Animals matter in disasters - your pets are a part of your family so 'make a plan' to keep them safe!

The Christchurch earthquakes has made us all aware of how important it is to be prepared for a disaster. While an earthquake can be terrifying for us, it is equally so for our pets. They get scared too.  We know how important it is to make sure that our families are safe but what can we do for our pets?


What can you do to prepare for a disaster? Follow this plan to include your pet during a disaster:

  1. Include pet food in your survival kit. Remember when working out how much water you need for your family to include some for your pet too.
  2. Make sure your pet has up-to-date identification so you can be reunited if you get separated. Microchipping is one of the best forms of identification ― this can be done through your local vet ― make sure your pet’s microchip is registered with the national microchip database. This will give you and your pet a greater chance to be reunited.
  3. Create a Pet Disaster Survival Kit. Make sure it is easy to access and, if time permits, take it with you if you have to leave your property.
  4. If you must leave your home quickly, collect your pet, cover them with a towel or blanket or put them in a pet carrier (if pet is small) or put on a lead (if pet is large). You can also use a pillowcase for a cat or small animal and hold/tie this closed at the top. Leave their toys and bedding behind ― urgency and safety is paramount. If it is safe to do so, it would also help to leave a note on the front door for emergency services stating that you and your pets have left the property.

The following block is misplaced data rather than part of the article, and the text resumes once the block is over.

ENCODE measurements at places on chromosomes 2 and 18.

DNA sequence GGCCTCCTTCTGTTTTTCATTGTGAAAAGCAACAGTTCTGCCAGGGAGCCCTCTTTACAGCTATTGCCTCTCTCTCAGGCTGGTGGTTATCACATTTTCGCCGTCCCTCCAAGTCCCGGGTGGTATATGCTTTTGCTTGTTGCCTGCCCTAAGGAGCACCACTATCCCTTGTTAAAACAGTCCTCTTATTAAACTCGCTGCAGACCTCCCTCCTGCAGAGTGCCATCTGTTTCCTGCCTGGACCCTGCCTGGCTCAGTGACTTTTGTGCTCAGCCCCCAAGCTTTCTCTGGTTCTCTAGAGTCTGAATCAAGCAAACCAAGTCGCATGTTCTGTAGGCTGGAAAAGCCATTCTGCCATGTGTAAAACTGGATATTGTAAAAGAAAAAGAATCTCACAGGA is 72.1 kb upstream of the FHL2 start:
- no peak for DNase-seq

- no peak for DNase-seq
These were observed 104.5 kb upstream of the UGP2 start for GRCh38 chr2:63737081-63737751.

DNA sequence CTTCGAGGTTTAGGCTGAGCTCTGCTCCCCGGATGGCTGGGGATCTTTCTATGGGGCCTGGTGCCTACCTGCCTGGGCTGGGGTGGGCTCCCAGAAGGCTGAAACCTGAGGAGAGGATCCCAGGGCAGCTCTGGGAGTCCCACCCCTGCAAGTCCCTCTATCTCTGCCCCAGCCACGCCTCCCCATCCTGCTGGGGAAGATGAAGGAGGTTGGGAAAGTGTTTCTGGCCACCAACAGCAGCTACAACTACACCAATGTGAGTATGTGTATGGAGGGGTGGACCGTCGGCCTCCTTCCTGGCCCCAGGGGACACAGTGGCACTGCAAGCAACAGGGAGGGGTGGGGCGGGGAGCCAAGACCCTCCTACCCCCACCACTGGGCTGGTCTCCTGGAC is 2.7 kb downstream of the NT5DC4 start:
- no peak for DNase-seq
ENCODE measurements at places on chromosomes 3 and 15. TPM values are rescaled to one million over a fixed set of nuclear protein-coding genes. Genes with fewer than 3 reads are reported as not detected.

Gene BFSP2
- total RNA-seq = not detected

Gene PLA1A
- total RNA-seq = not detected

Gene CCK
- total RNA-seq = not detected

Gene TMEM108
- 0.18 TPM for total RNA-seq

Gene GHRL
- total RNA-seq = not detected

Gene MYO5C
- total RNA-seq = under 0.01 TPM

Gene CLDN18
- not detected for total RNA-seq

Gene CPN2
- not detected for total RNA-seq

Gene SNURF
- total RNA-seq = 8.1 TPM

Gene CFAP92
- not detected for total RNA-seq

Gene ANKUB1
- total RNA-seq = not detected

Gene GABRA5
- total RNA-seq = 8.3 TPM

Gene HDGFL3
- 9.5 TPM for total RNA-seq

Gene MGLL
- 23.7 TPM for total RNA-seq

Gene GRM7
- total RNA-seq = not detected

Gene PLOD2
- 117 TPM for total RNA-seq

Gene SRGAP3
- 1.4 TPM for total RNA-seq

5. If leaving is not possible, keep your pets close to you. Do not let them crawl under beds or tables, as they may be crushed (earthquake). For your safety, as your pet may be terrified, cover and wrap them with a towel or blanket.
  6. After the crisis has past, comfort your pet with soothing words and lots of cuddles.

If you have to leave, take your pet with you. Your pet cannot survive without you and you may not be able to return to your property for several days.


  • A pet carrier or crate
  • Pet collar, lead and/or harness
  • A pet towel or blanket
  • Pet identification – a collar and tag with your contact number, if your pet is not microchipped
  • Enough food and water for seven days
  • Enough medication (if needed) for seven days
  • Bowls for food and water
  • A tin opener
  • Photos of your pet
  • Emergency contact list for your local authorities, vet and animal rescue centres
  • Litter tray and litter (for cats)
  • Poo bags (for dogs)
  • Newspaper
  • Cleaning solution
  • A backpack or container to carry everything